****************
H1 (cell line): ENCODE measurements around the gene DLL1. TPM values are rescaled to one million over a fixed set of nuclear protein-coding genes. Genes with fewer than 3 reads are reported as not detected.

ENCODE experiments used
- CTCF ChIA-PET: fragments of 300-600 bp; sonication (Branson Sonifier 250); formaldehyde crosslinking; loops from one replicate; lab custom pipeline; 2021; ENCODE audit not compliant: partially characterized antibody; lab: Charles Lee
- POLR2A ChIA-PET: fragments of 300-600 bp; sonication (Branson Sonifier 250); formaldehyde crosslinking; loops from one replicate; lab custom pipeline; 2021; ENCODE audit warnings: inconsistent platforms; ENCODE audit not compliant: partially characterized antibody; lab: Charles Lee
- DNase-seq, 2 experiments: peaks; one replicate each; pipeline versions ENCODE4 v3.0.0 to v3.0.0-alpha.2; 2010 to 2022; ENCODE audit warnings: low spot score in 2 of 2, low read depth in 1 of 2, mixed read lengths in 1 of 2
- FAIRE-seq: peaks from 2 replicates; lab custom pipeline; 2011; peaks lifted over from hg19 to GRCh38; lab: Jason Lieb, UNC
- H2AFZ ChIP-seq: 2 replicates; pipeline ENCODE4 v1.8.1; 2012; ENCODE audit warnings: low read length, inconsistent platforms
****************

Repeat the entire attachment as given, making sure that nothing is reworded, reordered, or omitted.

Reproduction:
H1 (cell line): ENCODE measurements around the gene DLL1. TPM values are rescaled to one million over a fixed set of nuclear protein-coding genes. Genes with fewer than 3 reads are reported as not detected.

ENCODE experiments used
- CTCF ChIA-PET: fragments of 300-600 bp; sonication (Branson Sonifier 250); formaldehyde crosslinking; loops from one replicate; lab custom pipeline; 2021; ENCODE audit not compliant: partially characterized antibody; lab: Charles Lee
- POLR2A ChIA-PET: fragments of 300-600 bp; sonication (Branson Sonifier 250); formaldehyde crosslinking; loops from one replicate; lab custom pipeline; 2021; ENCODE audit warnings: inconsistent platforms; ENCODE audit not compliant: partially characterized antibody; lab: Charles Lee
- DNase-seq, 2 experiments: peaks; one replicate each; pipeline versions ENCODE4 v3.0.0 to v3.0.0-alpha.2; 2010 to 2022; ENCODE audit warnings: low spot score in 2 of 2, low read depth in 1 of 2, mixed read lengths in 1 of 2
- FAIRE-seq: peaks from 2 replicates; lab custom pipeline; 2011; peaks lifted over from hg19 to GRCh38; lab: Jason Lieb, UNC
- H2AFZ ChIP-seq: 2 replicates; pipeline ENCODE4 v1.8.1; 2012; ENCODE audit warnings: low read length, inconsistent platforms